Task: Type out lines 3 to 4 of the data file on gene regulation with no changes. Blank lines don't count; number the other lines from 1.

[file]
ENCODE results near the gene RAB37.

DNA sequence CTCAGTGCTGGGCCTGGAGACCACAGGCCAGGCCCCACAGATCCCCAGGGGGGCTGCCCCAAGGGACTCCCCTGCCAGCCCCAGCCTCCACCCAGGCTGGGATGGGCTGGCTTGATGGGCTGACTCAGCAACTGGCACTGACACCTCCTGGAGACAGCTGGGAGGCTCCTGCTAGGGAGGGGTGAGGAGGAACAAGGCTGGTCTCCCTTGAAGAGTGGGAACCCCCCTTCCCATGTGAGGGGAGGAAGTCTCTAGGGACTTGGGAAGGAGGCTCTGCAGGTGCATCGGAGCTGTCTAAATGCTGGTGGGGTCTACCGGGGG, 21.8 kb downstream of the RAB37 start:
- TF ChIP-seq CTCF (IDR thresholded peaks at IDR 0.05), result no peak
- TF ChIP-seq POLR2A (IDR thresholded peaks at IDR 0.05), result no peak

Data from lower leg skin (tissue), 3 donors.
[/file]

- TF ChIP-seq CTCF (IDR thresholded peaks at IDR 0.05), result no peak
- TF ChIP-seq POLR2A (IDR thresholded peaks at IDR 0.05), result no peak